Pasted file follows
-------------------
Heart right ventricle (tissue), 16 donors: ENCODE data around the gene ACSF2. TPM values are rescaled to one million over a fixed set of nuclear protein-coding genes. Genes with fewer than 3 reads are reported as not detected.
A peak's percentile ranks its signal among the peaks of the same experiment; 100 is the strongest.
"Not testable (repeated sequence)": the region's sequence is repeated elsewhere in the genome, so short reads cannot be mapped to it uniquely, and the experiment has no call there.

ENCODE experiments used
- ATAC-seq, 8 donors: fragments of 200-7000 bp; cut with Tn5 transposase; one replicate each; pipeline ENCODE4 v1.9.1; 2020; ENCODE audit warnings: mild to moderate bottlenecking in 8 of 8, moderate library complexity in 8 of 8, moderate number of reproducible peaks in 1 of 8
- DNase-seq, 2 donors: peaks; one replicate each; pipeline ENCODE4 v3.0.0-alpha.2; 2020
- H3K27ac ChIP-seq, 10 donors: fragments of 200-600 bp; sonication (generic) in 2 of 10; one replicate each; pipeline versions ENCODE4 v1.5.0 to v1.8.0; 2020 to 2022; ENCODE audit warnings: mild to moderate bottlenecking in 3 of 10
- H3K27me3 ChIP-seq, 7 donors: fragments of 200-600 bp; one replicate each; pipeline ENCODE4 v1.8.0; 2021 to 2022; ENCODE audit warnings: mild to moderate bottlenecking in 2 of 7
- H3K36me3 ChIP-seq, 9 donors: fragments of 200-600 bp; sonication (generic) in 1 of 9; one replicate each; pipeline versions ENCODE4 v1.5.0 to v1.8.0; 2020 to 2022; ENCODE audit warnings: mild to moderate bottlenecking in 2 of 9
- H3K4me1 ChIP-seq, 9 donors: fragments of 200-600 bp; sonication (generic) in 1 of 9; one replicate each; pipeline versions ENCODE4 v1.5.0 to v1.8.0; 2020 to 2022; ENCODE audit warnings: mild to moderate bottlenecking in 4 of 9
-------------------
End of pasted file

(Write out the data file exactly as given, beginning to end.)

Heart right ventricle (tissue), 16 donors: ENCODE data around the gene ACSF2. TPM values are rescaled to one million over a fixed set of nuclear protein-coding genes. Genes with fewer than 3 reads are reported as not detected.
A peak's percentile ranks its signal among the peaks of the same experiment; 100 is the strongest.
"Not testable (repeated sequence)": the region's sequence is repeated elsewhere in the genome, so short reads cannot be mapped to it uniquely, and the experiment has no call there.

ENCODE experiments used
- ATAC-seq, 8 donors: fragments of 200-7000 bp; cut with Tn5 transposase; one replicate each; pipeline ENCODE4 v1.9.1; 2020; ENCODE audit warnings: mild to moderate bottlenecking in 8 of 8, moderate library complexity in 8 of 8, moderate number of reproducible peaks in 1 of 8
- DNase-seq, 2 donors: peaks; one replicate each; pipeline ENCODE4 v3.0.0-alpha.2; 2020
- H3K27ac ChIP-seq, 10 donors: fragments of 200-600 bp; sonication (generic) in 2 of 10; one replicate each; pipeline versions ENCODE4 v1.5.0 to v1.8.0; 2020 to 2022; ENCODE audit warnings: mild to moderate bottlenecking in 3 of 10
- H3K27me3 ChIP-seq, 7 donors: fragments of 200-600 bp; one replicate each; pipeline ENCODE4 v1.8.0; 2021 to 2022; ENCODE audit warnings: mild to moderate bottlenecking in 2 of 7
- H3K36me3 ChIP-seq, 9 donors: fragments of 200-600 bp; sonication (generic) in 1 of 9; one replicate each; pipeline versions ENCODE4 v1.5.0 to v1.8.0; 2020 to 2022; ENCODE audit warnings: mild to moderate bottlenecking in 2 of 9
- H3K4me1 ChIP-seq, 9 donors: fragments of 200-600 bp; sonication (generic) in 1 of 9; one replicate each; pipeline versions ENCODE4 v1.5.0 to v1.8.0; 2020 to 2022; ENCODE audit warnings: mild to moderate bottlenecking in 4 of 9